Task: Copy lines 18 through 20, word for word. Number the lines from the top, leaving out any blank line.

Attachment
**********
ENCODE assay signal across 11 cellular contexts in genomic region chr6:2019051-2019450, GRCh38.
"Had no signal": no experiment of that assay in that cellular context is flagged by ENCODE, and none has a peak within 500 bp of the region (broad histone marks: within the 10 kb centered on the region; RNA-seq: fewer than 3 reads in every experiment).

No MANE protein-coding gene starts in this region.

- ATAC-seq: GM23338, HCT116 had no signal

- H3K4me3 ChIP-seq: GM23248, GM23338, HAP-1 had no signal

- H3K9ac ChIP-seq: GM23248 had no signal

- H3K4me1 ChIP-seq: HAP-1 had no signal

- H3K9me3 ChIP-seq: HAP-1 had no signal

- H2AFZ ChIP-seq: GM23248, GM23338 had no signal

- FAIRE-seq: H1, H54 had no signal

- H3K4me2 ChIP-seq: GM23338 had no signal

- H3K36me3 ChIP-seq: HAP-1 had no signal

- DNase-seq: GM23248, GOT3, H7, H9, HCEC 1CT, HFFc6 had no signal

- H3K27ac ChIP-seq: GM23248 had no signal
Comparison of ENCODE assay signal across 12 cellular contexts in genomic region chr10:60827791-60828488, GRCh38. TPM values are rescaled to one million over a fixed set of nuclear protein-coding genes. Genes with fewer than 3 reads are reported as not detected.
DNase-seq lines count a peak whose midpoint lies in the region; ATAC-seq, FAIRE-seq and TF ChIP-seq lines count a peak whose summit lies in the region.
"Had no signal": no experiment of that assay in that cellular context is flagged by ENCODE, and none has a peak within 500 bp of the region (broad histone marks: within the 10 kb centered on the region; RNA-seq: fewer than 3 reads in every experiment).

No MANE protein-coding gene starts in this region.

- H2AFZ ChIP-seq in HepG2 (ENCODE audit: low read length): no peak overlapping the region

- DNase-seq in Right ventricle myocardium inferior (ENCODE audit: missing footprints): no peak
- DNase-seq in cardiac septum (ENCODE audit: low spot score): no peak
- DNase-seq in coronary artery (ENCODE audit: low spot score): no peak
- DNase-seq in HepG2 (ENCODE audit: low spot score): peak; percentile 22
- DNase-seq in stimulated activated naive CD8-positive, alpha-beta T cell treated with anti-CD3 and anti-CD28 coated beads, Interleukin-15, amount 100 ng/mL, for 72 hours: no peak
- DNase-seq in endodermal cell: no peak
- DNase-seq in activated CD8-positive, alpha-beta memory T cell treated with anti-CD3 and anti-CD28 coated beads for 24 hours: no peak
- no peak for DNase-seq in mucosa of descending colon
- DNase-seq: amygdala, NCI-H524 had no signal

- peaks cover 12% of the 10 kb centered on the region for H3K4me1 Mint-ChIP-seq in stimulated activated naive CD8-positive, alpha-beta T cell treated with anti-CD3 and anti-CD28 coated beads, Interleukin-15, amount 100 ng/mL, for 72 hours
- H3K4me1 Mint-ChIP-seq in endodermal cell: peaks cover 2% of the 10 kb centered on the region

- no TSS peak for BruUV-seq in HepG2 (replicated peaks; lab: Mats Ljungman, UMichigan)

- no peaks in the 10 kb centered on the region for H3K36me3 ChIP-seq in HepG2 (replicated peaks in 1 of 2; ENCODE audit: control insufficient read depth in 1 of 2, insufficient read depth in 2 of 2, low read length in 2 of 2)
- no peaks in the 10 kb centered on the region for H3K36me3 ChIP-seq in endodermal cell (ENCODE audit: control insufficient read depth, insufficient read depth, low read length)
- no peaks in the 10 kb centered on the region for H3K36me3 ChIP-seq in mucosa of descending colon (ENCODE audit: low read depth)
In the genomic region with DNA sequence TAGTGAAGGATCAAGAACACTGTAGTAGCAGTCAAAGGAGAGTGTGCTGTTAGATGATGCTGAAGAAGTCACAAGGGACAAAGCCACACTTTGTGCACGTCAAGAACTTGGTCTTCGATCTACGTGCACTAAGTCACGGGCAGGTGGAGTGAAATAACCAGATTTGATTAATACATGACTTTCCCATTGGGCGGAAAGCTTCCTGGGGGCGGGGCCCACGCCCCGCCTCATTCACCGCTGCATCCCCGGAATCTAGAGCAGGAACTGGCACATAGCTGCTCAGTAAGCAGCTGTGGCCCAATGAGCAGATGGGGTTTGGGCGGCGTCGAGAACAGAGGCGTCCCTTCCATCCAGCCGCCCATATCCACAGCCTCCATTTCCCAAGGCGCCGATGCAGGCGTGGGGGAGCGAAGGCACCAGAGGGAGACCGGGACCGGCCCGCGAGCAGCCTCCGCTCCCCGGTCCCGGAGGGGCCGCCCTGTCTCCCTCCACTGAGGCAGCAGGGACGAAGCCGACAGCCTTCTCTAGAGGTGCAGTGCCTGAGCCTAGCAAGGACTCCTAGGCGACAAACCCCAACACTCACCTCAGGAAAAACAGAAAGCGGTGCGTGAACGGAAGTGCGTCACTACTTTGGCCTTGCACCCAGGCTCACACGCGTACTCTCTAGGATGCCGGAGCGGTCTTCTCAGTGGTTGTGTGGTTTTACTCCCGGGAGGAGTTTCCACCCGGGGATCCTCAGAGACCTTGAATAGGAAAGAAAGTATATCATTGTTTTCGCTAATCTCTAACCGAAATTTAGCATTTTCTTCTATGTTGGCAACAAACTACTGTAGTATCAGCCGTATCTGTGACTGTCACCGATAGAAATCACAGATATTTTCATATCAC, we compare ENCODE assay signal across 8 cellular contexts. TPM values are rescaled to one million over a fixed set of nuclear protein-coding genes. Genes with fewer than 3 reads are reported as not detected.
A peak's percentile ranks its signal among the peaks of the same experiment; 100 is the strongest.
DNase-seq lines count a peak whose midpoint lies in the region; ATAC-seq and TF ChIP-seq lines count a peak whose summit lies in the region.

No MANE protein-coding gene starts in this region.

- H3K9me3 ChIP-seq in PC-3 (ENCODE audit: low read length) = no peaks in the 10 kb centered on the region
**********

No MANE protein-coding gene starts in this region.

- H2AFZ ChIP-seq in HepG2 (ENCODE audit: low read length): no peak overlapping the region

- DNase-seq in Right ventricle myocardium inferior (ENCODE audit: missing footprints): no peak